• Use this book to make other African American poetry connections:  I, Too, Am American, by Langston Hughes:, Roots and Blues:  A Celebration, by Arnold Adoff, Hopscotch Love: A Family Treasury of Love Poems by Nikki Grimes, Words with Wings:  A Treasury of African American Poetry and Art, compiled by Belinda Rochelle.  This could be used during Black History Month or any time of the year
  • These poems are great for read-alouds, specifically group reading.  Ask someone to read every word that is in a different color, for example, or have one person read one column of text while the other person reads the second column.  Shared poetry reading would work well for many of the poems in this book.  Some poems that come to mind are, “Twenty-Finger Jack,” “Stride,” and the opening poem, “Jazz.”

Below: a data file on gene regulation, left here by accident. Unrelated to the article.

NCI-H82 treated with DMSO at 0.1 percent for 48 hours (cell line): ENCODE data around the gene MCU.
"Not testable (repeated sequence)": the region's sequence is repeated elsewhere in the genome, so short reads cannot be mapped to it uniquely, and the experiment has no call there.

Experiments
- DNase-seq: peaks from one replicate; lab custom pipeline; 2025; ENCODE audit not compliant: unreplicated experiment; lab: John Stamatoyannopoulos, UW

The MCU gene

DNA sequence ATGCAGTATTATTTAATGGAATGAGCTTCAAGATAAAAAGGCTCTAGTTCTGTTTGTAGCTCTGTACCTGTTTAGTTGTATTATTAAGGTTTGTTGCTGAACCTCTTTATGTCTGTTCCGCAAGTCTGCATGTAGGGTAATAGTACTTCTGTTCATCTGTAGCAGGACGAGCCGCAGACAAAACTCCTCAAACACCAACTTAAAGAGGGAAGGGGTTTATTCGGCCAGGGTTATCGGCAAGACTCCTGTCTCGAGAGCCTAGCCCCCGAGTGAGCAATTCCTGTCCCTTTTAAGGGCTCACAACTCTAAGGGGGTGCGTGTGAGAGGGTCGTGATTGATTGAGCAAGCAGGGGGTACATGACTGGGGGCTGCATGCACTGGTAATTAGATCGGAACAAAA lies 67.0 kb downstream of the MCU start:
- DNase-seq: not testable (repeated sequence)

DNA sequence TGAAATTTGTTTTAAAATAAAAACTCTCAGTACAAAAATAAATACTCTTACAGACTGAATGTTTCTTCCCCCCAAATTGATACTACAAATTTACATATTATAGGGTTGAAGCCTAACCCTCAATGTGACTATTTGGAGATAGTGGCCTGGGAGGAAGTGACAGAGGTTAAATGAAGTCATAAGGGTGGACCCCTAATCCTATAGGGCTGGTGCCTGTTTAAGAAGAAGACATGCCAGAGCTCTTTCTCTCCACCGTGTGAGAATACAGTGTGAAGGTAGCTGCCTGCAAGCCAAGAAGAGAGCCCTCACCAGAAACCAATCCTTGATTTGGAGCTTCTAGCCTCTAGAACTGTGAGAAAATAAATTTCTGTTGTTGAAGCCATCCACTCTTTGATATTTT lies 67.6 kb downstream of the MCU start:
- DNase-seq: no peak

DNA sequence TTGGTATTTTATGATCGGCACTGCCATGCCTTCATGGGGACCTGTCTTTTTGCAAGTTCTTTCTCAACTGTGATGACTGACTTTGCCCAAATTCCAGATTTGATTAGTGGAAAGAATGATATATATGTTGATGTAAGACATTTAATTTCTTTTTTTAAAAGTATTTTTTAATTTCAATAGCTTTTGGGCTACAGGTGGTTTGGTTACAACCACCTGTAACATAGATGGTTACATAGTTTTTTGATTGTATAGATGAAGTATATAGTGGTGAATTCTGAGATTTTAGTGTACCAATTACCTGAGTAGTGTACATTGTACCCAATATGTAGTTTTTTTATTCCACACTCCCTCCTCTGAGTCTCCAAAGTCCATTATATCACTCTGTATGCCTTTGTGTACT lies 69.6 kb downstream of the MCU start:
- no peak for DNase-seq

•  Have the children write their own poetry about jazz or another type of music.
  • Let students play on instruments:  drums, stick sets, recorders, triangles.  They could also make their own instruments, using beans in cans or even inside of two paper plates. 

  
6.  PERSONAL REACTIONS

In his Introduction, Walter Dean Myers points out, “Not all jazz will be loved by all people,” and I am proof of that.  Jazz is not my kind of music.  However, I loved the art right away.  The poems took longer for me to appreciate.  I suspect that anyone who plays jazz would immediately understand the way the words work together to evoke the musical style of jazz.  After several readings, though, I could really see his clever use of words, rhythm and rhyme to make each poem really sing.